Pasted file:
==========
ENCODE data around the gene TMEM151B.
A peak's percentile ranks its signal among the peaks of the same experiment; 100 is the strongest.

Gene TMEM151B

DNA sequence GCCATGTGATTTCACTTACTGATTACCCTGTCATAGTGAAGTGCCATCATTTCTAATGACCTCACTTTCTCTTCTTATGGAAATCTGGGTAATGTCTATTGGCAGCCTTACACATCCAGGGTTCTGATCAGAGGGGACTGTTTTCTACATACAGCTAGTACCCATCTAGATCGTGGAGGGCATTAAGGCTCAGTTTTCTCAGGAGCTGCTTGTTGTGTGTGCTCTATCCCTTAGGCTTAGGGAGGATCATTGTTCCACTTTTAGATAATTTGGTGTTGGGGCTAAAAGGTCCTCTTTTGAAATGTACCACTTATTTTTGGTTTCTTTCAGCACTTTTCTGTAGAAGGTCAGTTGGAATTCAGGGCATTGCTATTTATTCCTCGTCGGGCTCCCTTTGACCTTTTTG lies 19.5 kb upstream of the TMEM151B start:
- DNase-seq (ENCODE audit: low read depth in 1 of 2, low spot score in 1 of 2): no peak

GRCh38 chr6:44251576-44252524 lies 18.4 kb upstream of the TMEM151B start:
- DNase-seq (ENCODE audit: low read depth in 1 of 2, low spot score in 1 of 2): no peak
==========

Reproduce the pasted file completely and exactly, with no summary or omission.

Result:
ENCODE data around the gene TMEM151B.
A peak's percentile ranks its signal among the peaks of the same experiment; 100 is the strongest.

Gene TMEM151B

DNA sequence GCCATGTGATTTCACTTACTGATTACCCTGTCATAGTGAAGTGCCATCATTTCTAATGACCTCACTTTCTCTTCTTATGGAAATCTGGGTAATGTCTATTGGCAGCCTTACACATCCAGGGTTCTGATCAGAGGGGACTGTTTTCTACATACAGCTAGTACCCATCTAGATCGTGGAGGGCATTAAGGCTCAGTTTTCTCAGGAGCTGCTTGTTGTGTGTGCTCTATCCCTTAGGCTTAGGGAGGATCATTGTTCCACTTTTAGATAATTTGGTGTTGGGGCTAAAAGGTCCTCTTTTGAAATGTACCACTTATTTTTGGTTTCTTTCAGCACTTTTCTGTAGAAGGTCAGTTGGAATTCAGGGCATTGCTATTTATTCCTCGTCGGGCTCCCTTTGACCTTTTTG lies 19.5 kb upstream of the TMEM151B start:
- DNase-seq (ENCODE audit: low read depth in 1 of 2, low spot score in 1 of 2): no peak

GRCh38 chr6:44251576-44252524 lies 18.4 kb upstream of the TMEM151B start:
- DNase-seq (ENCODE audit: low read depth in 1 of 2, low spot score in 1 of 2): no peak